Experts fear Geelong residents could spend up big at poker machines
Victoria’s gaming machines have been switched on again after months of lockdown forced the closure of venues.
The Geelong Advertiser reports that poker machine losses in Geelong hit record lows this year as the coronavirus pandemic stopped gamblers losing $82 million in six months.
Experts fear the reopening of machines could see gamblers return to old habits and spend even more money than they did before lockdown.
New Alliance for Gambling Reform data estimates gamblers in Greater Geelong and Queenscliff saved $82,227,399 over 238 days of lockdown from March 16 to November 8.
Bethany Community Support manager of therapeutic and children’s services Tracie McPherson said referrals to the centre’s gambling program had fallen dramatically during the pandemic.
She said some gamblers who had asked for help had, for the first time, confronted the drivers behind their addictions.
Ms McPherson said clients had had to find new ways to fill in their time, had been in linked out community support services and found new ways to connect with their families.
But Ms McPherson said while coronavirus had been a circuit breaker for some, there were fears some gamblers could quickly revert to old habits.
Alliance for Gambling Reform chief executive officer Reverend Tim Costello said there were “definite concerns” about the reopening of poker machines across the state.
“Poker machines being switched off was a real silver lining of COVID for all Victorians, not just gamblers,” he said.
“An estimated $1.8 billion was not lost on poker machines during Victoria’s lockdown, which would have had a tremendous benefit on our local economies at a time when it was needed most.”
Reverend Costello said when machines were switched back on after Queensland’s lockdown there was a 30 per cent rise in losses compared to the same time last year.
“There were also big jumps in Tasmania and NSW,” he said.
“Victorians saved $1.8 billion while poker machines were off, which is money that would have been doing a power of good circulating around local economies, including in Geelong, instead of lining the pockets of a wealthy few.”
Reverend Costello said Queensland’s data suggested people could gamble away even more money than before, with evidence indicating people often gamble more during and after a crisis for many reasons including as a method of self-soothing.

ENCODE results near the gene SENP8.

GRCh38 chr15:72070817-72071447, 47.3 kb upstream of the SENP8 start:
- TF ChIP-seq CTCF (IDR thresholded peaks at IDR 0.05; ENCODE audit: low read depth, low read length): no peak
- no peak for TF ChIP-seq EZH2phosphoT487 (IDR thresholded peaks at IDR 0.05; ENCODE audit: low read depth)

He urged the government to reform the industry and to stop allowing gambling harm to occur.
Ms McPerhson urged anyone who was struggling with gambling addiction or wanted to seek help for a friend or relative to call Bethany gambler’s help on 1800 858 858.
Queanbeyan poker machines do a roaring trade
While poker machines were closed in the Australian Capital Territory, just across the border, trade was roaring.
The Canberra Times reported in October that profits from pokies in neighbouring Queanbeyan more than doubled each month after ACT clubs stayed closed due to the coronavirus pandemic, when compared to the year prior.
Following reports Canberrans rushed across the border to gamble when NSW venues opened on June 1, the 15 venues in the Queanbeyan-Palerang local government area took in $7,384,845 from gaming that month, up from $3,462,833 in June 2019.
While ACT gaming machines stayed switched off to comply with early stage-three restrictions in July, Queanbeyan’s gaming profit shot up more than 150 per cent on the same time last year.
The NSW gaming data revealed a more moderate increase of 84 per cent in August, with Canberra gaming venues switched back on in the second week of that month.
ClubsACT chief executive Gwyn Rees fought hard to bring Canberra in line with its border state, claiming clubs were losing about $5 million in revenue per week during restrictions.
“The ACT was the last jurisdiction to provide a COVID recovery roadmap, last to get relief out, slowest to reopen business and is the worst performing on business support,” Mr Rees said at the time.
With Canberra clubs reopened throughout September, gaming machine profit from Queanbeyan’s eight clubs and seven hotels dropped to $45,321,528, still up 27 per cent on last year.